4.10. The Court concludes that the claim for the agreements to be declared void fails.

Party's failure to perform

      4.11. As [the buyer] has stated, the violation of the obligation to contract in conformity with all applicable national regulations is not to be considered as a failure to perform under the Vienna Sales Convention. In the context of the party's failure to perform, there would have to have been a violation of a contractual obligation by the buyer.

      4.12. [The seller] cannot benefit from Art. 71(1)(b) of the Vienna Sales Convention, as it is not established whether [the buyer] did not (or could not) perform a substantial part of his obligations, i.e., receipt of the milk powder and payment of the purchase price. Leaving aside the fact that [the buyer] was prepared to receive the milk powder in Singapore, and that it is in no way established that the Singapore authorities would have rejected milk powder with a (maximum) radiation level of 10 BQ/kg, [the seller] did not contest that [the buyer] had offered to receive the powder in the Free Trade Zone after [the seller] had informed [the buyer] of its concern over the possible destruction of the powder. In so doing, [the buyer] fulfilled its obligation to make the delivery of the milk powder possible. Therefore there is no failure to perform and no reason to fear that the other party will not perform a substantial part of his obligations as a result of his conduct in preparing to perform or in performing the contract.

Force majeure?

      4.13. The possibility to apply the defense of force majeure is to be rejected both under the Vienna Sales Convention (Art. 79) and under Dutch Law (Art. 75). Leaving aside the fact that it is to be accepted that [the seller] knew of the existence of the Singaporean measure concerned at the time of concluding the (revised) agreements (see following point), there was no factual obstacle (beyond its control) for [the seller] to fulfill its obligations arising from the agreements. The existence of the Singaporean measure cannot be deemed to be such an obstacle. On the basis of that measure, there was at worst a risk for the parties that the milk powder would be destroyed, which was not a force majeure for [the seller].

Unforeseen circumstances?

      4.14. By its facsimile message dated 7 September 1993, [the buyer] had already informed [the seller], "that the Singaporese standard for RA level for SMP is zero BQ/kg of powder",[6] which was repeated in the facsimile message of [the seller] of 14 September 1993 (exhibits 6 and 10 to the conclusion of reply in principal claim/answer in counterclaim). It must therefore be accepted that in September 1993 [the seller] already knew the nature of the (strict) demands of the Singapore government. Given that the agreements concerned were concluded at the end of 1994/beginning 1995, the defense of unforeseen circumstances on the basis of Art 6:258 Civil Code also fails.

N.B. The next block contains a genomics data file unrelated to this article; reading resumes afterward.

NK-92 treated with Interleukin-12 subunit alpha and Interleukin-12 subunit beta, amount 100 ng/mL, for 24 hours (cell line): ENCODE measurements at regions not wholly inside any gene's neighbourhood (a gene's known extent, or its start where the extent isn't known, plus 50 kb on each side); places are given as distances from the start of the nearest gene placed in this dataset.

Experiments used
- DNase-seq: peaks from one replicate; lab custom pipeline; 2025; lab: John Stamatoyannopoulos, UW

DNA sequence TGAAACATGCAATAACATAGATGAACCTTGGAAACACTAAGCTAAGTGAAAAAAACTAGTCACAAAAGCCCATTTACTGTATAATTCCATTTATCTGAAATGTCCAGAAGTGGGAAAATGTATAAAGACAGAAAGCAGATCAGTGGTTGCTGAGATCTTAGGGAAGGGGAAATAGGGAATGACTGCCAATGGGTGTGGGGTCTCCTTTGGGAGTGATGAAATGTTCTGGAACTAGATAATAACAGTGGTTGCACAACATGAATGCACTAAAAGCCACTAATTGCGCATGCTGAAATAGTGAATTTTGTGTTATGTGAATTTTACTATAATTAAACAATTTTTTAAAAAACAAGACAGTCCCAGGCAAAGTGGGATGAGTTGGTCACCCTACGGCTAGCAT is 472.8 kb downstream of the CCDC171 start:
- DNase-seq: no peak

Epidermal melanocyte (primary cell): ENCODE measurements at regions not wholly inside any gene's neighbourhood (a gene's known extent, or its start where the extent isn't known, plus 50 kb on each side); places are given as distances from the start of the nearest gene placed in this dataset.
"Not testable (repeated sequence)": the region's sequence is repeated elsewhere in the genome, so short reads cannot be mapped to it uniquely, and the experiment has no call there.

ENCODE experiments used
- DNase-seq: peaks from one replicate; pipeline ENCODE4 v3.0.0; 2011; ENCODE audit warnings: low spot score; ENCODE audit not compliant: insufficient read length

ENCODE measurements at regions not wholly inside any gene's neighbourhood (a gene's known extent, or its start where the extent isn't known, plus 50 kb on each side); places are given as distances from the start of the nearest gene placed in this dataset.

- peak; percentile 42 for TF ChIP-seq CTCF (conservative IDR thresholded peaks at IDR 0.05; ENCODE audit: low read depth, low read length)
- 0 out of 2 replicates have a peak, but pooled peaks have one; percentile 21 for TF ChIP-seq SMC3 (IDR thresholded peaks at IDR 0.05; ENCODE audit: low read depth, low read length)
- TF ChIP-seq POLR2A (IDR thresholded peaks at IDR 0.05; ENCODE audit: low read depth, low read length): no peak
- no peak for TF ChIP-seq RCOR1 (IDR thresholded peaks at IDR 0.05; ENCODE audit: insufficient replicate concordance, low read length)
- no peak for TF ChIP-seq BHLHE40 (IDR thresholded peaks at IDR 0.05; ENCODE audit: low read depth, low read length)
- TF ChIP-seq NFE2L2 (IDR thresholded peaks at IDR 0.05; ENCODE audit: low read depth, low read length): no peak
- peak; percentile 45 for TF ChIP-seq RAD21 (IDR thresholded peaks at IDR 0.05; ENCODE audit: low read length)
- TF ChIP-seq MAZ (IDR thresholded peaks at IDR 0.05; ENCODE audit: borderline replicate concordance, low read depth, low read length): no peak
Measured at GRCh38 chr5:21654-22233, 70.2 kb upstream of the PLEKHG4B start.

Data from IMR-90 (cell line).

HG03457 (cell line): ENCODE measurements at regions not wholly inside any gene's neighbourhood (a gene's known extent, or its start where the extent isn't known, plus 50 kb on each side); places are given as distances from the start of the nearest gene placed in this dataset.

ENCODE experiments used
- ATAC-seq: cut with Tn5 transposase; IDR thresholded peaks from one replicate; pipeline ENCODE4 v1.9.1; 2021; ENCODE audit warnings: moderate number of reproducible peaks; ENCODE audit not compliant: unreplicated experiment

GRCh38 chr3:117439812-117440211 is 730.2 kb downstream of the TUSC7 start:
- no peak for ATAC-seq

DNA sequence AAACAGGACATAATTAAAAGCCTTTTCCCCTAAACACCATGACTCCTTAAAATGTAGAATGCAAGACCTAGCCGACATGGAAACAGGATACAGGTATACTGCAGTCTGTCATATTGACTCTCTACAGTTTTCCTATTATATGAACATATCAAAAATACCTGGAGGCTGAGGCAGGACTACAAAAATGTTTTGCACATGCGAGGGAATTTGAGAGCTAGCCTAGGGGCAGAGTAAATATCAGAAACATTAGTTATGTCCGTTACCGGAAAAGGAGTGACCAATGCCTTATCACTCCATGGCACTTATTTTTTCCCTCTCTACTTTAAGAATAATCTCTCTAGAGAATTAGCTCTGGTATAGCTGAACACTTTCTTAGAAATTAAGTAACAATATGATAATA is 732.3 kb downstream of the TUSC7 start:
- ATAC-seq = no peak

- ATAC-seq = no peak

Forfeit of a right / waiver of a right / unilateral amendments of agreements?

      4.15. The statement of [the seller], where he states that [the buyer] indicated in several facsimile messages that the delivery of milk powder should comply with "the local food regulations" (see inter alia facsimile message dated 2 February 1995, exhibit IVa to counterstatement/principal claim, facsimile message 29 March 1995, exhibit VII to counterstatement/principal claim, 7 April 1995, exhibit VIIIa to counterstatement/principal claim), and that [the buyer] indicated several times in her facsimile messages, that if the MOE should find the milk powder to be "RA contaminated" the powder would be destroyed and [the seller] would have to replace the milk powder without cost to [the buyer] is not contested. However, in a later stage [the buyer] said she took into consideration the objections of [the seller] against cost-free replacement if the milk powder was destroyed by the MOE, by informing [the seller] that she was negotiating with the authorities as to the possibility of re-exporting the milk powder if the radiation level was considered by them to be too high (see inter alia the facsimile message dated 26 April 1995, exhibit IX to Answer/principal claim). Furthermore [the buyer] informed [the seller] in that facsimile message, that she would open a letter of credit (L/C) in accordance with the contract and that [the seller] would have to ensure that the radiation level of the milk powder did not surpass the level agreed upon. ()